Brittney Burns – Staff Writer
In a time when volunteer firefighters are harder to find than ever, one Macon County fire department is petitioning a district change to allow them to operate with fewer members on the roster.
“Mountain Valley Fire Department requested their substation on Coon Creek Road be reclassified from a substation to a satellite station,” said Macon County Emergency Services Director Warren Cabe. “A substation allows for district extension from the building location (five or six miles) and any insurance reductions for the five- mile district will follow into the extended area if the department has a protection class less than a class 9. The substation requires an engine and tanker to be in the building and requires eight additional people on the roster to bring the total required to 28.”
Mountain Valley’s request will allow the existing sub-station to serve as a satellite station and change the classification for the department.
“The main difference between the two classifications is that the requirements of a sub-station are more stringent than that of a satellite station, allowing the satellite station to have fewer people on the roster,” said Cabe.
A satellite station does not allow for extension of the district and has no mandated equipment requirements but also has no additional personnel requirements (20 on roster). It is for functionality purposes for the fire department.
Insurance rates are determined based on classification of fire departments, but with the change, Cabe doesn’t expect the department’s classification to change.
“There is about half of a mile that shows up as a road on the map, but it is not what you and I would classify as a road,” said Cabe. “That would go to protection class 10, which technically means that it’s outside of the fire protection area. However, there are no structures there, and there are no plans for any structures there.”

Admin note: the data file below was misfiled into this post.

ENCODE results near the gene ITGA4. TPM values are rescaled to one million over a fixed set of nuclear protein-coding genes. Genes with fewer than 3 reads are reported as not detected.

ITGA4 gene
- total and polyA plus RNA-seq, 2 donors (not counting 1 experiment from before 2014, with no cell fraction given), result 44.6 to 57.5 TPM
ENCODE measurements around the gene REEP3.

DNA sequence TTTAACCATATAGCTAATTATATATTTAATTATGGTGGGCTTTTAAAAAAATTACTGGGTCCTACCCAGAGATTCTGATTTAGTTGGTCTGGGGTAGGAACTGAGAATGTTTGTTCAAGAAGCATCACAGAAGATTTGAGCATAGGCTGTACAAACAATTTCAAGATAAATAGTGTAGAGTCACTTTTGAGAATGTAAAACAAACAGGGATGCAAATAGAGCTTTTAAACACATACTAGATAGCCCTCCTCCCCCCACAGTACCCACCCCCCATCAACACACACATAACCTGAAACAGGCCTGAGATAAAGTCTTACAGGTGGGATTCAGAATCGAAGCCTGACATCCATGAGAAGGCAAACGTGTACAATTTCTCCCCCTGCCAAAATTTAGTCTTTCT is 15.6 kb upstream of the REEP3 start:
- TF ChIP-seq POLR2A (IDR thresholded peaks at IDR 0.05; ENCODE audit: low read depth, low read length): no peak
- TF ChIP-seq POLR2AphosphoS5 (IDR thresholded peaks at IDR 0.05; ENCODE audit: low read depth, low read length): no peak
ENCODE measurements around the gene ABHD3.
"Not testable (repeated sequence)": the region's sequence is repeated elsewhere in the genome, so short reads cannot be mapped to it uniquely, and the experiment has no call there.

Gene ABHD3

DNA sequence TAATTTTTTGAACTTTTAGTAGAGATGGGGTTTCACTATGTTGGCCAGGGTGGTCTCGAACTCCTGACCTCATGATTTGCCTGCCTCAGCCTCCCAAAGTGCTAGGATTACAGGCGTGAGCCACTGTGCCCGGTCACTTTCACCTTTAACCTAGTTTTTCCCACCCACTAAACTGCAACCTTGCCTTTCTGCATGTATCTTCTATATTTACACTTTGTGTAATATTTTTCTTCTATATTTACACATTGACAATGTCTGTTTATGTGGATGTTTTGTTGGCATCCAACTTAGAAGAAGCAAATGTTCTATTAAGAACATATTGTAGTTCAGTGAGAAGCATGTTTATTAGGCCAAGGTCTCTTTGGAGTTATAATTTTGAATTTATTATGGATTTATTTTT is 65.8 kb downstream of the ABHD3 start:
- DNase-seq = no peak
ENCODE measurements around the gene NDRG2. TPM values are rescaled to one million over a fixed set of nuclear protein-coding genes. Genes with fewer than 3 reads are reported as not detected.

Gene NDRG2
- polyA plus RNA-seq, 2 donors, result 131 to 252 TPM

The map change in the district will not affect the overall coverage area for Macon County residents. “We had to make changes to the map not in the overall coverage area, which will stay the same, but to what areas within the service area will either be in a five-mile district or a six-mile district,” explained Cabe. “Again, not important for Mountain Valley as their rating is a class nine throughout their district (five or six mile).
If the Wildflower subdivision had been developed as intended, Mountain Valley would be responsible for the homes that would have been located there. “We did have approximately half mile of a road in what was the Wildflower Development that is now considered outside a six-mile district and as such would be considered a class 10 or “unprotected area” according to OSFM [Office of the State Fire Marshal], but the road is almost nonexistent and there are no structures there and no apparent plans for any structures so for now we left it in their service district area,” explained Cabe.
When recently inspected, Mountain Valley was cited for not having enough roster members. “Mountain Valley had 26 people on their roster and this change will now result in them having more than enough people on their roster to successfully pass a class nine inspection and the service will continue to be provided by the same people with the same equipment in the same area,” said Cabe.
“As you know, there’s been an ongoing problem with a lack of volunteers,” said Mountain Valley Fire Chief Nick McCall. “They’re a dying breed in this county, and all over the United States. When we got back out there in that one spot (on the map) there’s nothing there, and if something does get brought up, we can work together with the other fire departments that are close, we can let them have that. I do approve the map that we have presented.”
The map will now be submitted to the N.C. OSFM for final approval.